What is Dynamic Range?
Dynamic range is the maximum input level that a receiver can tolerate divided by the minimum input level signal, which is defined as sensitivity. Dynamic range is equal to a maximum power of signal over minimum power signal at the system’s input. Converting this to log domain, we get the difference between maximum acceptable power Psig, in(max) in dBm, and minimum acceptable power Psig(min).
As stated in the previous section, sensitivity in radio frequency, the minimum acceptable power, is defined by the Psensitivity. Therefore, as shown in the figure below, we cannot decrease the input signal power level less than the Psig(min) value; otherwise, the signal won’t be detected. Similarly, there is an upper limit where we cannot increase the signal power more than this value.
A similar condition was seen in the section non-linearity, where it was stated that we are not allowed to increase our amplitude more than a specific value; otherwise, the system will experience gain compression, and this value is A-1dB or A1dB.
Similarly, we can say that Psig(max), the maximum level of the signal power, is equal to the power of 1dB. If the input power increases more than this value, then the system will experience compression, and it will become non-linear and will not work properly. So dynamic range in the log domain is defined as the difference between the maximum signal power and minimum signal power.
Spurious Free Dynamic Range (SFDR)?
Now we are analysing the dynamic range with interferer existing in the system. The relationship between interferer noise is included in the definition of SFDR. As shown in the above figure, the lower limit, the minimum signal power is the Psensitivity. The upper limit here is the maximum power of the interferer but under some conditions. SFDR is the difference between these two maximum and minimum values. The maximum power of interferer Pint(max) can be defined as the maximum power limit for the system when input referred 3rd order intermodulation (IM) product does not exceed noise floor.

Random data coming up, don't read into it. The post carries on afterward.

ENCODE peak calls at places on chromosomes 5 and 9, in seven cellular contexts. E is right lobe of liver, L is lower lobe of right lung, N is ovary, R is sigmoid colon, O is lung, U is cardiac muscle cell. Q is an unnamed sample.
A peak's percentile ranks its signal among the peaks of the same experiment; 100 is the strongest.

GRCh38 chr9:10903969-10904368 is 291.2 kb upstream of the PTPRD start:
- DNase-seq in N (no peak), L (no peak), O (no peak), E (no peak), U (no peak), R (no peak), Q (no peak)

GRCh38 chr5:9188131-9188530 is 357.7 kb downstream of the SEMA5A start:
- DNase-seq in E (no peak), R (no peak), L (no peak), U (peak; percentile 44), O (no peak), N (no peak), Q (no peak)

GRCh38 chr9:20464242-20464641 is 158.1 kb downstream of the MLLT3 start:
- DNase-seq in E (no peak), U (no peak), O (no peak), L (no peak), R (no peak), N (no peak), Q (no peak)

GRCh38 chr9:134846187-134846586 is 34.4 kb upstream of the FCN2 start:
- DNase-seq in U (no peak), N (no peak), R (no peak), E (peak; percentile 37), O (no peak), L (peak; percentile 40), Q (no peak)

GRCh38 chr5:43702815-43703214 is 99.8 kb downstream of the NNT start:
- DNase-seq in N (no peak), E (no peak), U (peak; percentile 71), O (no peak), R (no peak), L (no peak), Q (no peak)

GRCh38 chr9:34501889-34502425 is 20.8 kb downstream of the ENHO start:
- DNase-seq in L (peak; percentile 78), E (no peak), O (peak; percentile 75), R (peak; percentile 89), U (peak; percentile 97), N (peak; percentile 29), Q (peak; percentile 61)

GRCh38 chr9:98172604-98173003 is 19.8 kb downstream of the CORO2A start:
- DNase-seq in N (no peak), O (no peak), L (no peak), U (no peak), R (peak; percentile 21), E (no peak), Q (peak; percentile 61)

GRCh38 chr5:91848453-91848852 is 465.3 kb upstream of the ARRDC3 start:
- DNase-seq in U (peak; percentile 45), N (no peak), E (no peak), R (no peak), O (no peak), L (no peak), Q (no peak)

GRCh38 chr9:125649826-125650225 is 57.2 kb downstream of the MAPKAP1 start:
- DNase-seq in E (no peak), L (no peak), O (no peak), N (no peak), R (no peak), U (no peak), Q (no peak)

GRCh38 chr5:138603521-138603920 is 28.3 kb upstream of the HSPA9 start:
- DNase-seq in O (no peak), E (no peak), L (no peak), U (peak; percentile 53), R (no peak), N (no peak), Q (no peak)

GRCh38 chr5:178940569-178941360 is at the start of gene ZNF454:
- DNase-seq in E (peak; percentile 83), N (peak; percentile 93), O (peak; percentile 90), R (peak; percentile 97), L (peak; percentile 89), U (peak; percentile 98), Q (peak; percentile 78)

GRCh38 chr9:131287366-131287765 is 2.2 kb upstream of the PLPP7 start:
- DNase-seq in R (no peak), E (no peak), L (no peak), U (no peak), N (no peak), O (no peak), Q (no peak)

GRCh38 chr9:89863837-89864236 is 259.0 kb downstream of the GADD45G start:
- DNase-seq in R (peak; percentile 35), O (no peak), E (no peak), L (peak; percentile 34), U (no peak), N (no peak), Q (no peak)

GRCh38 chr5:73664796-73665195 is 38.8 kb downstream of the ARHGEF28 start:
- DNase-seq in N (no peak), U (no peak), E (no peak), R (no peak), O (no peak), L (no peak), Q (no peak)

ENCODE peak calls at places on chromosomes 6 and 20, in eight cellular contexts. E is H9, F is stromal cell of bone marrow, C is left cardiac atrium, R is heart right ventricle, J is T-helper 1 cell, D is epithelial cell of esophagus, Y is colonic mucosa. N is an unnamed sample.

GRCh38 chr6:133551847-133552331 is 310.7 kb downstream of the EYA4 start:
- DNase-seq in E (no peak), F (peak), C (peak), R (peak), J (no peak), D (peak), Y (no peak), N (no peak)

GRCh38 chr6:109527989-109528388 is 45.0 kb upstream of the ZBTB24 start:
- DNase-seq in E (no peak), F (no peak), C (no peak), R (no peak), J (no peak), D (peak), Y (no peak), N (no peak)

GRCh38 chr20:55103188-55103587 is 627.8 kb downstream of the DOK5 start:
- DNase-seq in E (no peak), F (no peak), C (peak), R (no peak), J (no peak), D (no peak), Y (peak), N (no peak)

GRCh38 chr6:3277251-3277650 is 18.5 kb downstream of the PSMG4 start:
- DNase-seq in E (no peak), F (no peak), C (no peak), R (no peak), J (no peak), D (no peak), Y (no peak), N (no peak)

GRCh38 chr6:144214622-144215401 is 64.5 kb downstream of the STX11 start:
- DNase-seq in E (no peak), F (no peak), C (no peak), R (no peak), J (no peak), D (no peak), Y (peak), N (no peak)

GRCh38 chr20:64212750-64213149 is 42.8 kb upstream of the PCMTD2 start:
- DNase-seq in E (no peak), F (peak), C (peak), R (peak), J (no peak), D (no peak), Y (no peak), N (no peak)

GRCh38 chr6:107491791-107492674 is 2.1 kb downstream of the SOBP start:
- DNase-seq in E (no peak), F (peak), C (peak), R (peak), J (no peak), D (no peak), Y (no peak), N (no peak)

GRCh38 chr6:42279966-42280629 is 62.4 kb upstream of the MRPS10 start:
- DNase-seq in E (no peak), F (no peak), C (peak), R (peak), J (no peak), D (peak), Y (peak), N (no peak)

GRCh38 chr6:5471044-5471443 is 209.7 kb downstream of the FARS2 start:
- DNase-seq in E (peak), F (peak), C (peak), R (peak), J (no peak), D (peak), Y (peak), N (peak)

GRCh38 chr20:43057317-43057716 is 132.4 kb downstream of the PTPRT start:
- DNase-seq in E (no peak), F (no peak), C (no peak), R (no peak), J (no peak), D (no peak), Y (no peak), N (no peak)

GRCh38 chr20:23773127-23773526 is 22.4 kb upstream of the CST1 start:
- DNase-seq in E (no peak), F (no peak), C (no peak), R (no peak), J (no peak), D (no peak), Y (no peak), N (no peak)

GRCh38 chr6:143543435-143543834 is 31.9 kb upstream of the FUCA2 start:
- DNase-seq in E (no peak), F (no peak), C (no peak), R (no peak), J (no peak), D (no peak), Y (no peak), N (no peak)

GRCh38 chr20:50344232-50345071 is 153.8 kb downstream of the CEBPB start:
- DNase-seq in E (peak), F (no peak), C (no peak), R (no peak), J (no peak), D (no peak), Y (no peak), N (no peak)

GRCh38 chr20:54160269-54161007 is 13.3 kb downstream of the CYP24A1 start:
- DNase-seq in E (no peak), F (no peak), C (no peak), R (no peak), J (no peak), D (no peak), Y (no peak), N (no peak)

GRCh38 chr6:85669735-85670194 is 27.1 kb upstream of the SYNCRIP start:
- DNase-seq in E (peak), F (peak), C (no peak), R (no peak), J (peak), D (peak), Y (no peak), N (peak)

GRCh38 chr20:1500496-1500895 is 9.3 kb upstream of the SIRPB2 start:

What is an input-referred IM product?
We have interferers at the input, and because of the non-linearity, the 3rd order IM product will appear in our channel, and it will block the signal.
The output IM3 or third-order IM product (Ao, IM3) at the output can be referred to as the input of the amplifier block (it can be any block, system, or a whole system), so Ain, IM3 is called the input preferred IM product. We have to be careful to note that this is just a comparison as Ain, IM3 doesn’t have a physical existence, we don’t really have such a signal. However, Ao, IM3 is real at the output, which acts as a blocker, but we don’t have Ain, IM3. So to define SFDR we have to make this kind of definition here by referring output IM3 to the input.
If we subtract power gain in the log domain from the output power of the IM product, we can find the input power of the input-referred IM product.
SFDR: If we increase the power more than the value Pint(max), the power of the input-referred IM product will increase more than the noise floor, which we don’t want. We want the power to be less or equal to the noise floor. So, this defines the upper limit of SFDR. Therefore, the relationship between the maximum and minimum power in terms of power gain would be:
Finding SFDR for a system
We can find IIP3 in terms of input amplitude and output amplitude of interferers and IM product at the output, and the equation would be:
Using the above equation, we can find the interferer input power in terms of IIP3 power and input-referred IM3 power. When Pin, int is max, the input-referred IM3 power should not exceed the noise floor.
Example Question for SFDR:
Find the SFDR for a GSM receiver with SNRout(min) = 12 dB, Channel bandwidth of 200KHz, PIIP3 = 15, and Noise Figure of 9 dB.
Therefore, SFDR is 52.6 dBm, and the signal power cannot be less than -101 dBm, and interferer power shouldn’t be higher than 47.3 dBm.